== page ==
Less is more in world of
‘snacking rather than eating’
PUBLICIS Groupe chairman and CEO Maurice Levy is appearing on stage with feature-film legend Harvey Weinstein, co chairman of The Weinstein Company, in Beyond The Big Screen: The Future Of Storytelling
The two men discuss how Hollywood can transform itself to cope with disruptors such as Netflix, Amazon and The Screening Room, as well as the many connections between Hollywood and the advertising industry.
“On top of companies disrupting the movie industry, we are also seeing TV series delivering great stories in long narrative arcs spread over multiple episodes,” Levy said, speaking exclusively to the Lions Daily News. “But you cannot compete with the unique experience of sitting in a dark room in front of a huge screen. And technologies like 3D and, very soon, virtual reality are an incredibly strong attraction.
So I believe that Hollywood has an excellent future and that there’ll always be emotionally powerful movies, especially when we see young talents like [Canadian actor, director and screenwriter] Xavier Dolan appearing. He’s only 27 but he won the Jury Prize at the Cannes Film Festival for Mommy, and he’s clearly a great hope for the future.”
In the wake of a train journey from Shanghai to Beijing last year, Levy does, however, believe that Hollywood’s executives have to solve the content-consumption paradigm: “I was sitting between two Chinese travellers and what struck me most powerfully was that they spent most of their time watching videos. But most significantly, everything they watched was a maximum of 15 minutes long. So Hollywood needs to work out how to get the most out of short-form content. I think Harvey is one of the people who can really contribute to that. He has always been quick to embrace new means of distribution and he is a true outsider — a real Mad Man if you like. He’s someone who has made what could be called precarious but genuinely creative choices that were not just about profit. He is a true supporter of the art of cinema and, if anyone can pinpoint how to create movies for mobile phones, it’s Harvey.”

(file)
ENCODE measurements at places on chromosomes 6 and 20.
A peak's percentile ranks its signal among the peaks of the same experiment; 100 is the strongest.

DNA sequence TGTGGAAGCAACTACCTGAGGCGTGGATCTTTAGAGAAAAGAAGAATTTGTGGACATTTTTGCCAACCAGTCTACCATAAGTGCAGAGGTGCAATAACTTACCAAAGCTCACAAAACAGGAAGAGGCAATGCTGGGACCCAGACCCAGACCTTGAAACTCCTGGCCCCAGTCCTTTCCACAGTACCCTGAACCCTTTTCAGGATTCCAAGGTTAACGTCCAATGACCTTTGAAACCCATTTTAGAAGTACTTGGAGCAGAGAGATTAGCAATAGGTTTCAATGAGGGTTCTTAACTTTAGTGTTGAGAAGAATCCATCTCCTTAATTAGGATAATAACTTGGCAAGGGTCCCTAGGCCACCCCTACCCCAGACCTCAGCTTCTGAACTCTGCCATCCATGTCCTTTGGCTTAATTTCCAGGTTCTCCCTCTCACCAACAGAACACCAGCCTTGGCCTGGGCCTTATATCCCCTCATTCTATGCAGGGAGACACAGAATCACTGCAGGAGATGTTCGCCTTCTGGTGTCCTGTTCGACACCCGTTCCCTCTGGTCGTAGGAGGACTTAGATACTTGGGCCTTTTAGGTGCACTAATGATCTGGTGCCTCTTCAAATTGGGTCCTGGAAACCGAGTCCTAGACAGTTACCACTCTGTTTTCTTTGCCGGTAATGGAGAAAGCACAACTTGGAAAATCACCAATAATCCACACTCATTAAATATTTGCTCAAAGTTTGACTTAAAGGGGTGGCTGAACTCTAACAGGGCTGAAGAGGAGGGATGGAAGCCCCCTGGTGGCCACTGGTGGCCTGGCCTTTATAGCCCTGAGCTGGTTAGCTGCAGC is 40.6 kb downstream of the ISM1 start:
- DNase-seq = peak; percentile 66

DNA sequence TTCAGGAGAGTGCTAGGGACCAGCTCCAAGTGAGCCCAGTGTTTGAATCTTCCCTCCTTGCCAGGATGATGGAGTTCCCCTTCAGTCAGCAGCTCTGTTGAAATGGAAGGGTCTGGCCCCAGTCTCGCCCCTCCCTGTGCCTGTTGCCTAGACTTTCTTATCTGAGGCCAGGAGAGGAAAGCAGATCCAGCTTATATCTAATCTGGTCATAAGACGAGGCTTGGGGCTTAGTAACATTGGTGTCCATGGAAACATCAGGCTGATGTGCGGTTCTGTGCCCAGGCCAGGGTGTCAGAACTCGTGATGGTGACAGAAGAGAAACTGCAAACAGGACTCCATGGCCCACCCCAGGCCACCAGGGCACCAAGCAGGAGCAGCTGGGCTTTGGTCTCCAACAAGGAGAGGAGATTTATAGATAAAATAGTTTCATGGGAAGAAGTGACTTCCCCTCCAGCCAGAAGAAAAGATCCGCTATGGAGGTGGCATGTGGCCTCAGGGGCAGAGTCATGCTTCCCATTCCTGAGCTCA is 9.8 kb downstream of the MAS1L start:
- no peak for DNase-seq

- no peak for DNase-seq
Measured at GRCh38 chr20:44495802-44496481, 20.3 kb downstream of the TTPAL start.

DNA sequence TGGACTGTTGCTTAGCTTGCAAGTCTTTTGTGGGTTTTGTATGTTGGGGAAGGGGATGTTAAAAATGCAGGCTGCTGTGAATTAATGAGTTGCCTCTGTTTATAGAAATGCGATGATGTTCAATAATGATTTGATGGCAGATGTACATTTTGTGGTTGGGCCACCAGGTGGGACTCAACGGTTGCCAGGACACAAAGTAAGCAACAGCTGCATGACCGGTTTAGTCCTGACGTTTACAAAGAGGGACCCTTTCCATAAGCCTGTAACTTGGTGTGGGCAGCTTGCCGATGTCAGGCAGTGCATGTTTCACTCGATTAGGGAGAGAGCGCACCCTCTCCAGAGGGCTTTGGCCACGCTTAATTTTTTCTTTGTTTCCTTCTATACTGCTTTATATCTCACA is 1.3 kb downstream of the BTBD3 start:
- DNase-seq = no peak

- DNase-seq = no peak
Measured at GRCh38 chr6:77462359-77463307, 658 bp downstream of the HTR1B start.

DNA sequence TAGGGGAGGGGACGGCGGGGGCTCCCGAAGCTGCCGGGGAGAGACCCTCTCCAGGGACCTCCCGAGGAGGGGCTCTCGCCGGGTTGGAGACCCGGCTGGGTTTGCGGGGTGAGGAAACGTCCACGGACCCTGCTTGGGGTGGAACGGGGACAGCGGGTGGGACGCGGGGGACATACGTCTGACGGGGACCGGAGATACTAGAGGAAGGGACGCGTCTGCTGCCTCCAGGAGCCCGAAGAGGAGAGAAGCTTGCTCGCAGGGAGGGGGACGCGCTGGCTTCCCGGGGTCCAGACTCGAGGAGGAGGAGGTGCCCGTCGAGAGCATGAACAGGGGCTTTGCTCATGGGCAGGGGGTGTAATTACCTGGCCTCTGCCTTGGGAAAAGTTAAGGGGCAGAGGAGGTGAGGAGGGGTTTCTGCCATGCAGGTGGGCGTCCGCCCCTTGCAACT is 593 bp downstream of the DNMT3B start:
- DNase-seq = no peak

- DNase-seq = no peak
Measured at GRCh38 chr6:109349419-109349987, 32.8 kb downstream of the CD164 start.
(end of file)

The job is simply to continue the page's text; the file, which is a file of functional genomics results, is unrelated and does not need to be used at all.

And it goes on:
Levy is convinced that despite Hollywood’s current problems, it is in fact the advertising industry that has much to learn from the skilled creatives in Los Angeles: “In fact, the advertising industry owes a lot to Hollywood — not least for the wonderful stories that it has produced that have, in turn, inspired our creative people. But they do need to learn how to shorten their messages, because we live in a world where we are snacking rather than eating, so economy of expression is hugely important.”
In a characteristically original move, Publicis is celebrating its 90th anniversary by funding 90 start-ups.
“I told the team that what I didn’t want was something predictable and self-congratulatory, such as a book or a video,” he said. “But when we were having a brain-storming session, nothing was really clicking. Then one of the team admitted that there was one idea that they hadn’t suggested because they thought I would reject it immediately — and, of course, it was the 90 start-ups concept. I loved it and said yes straight away, and the board of Publicis Groupe also unanimously agreed that it was a great way to celebrate our anniversary while also contributing something of lasting value to the wider world. So on June 30, we are holding a ceremony at which we’ll announce the 90 winners. From then on, we’ll be helping them with seed money and all the support we can offer.”
Levy added that Publicis has received a total of 3,700 entries from more than 50 countries: “Honestly, it was really tough to narrow it down to 90 winners. But overall, it was a fantastic experience, and we were all hugely impressed by the quality and variety of the ideas.”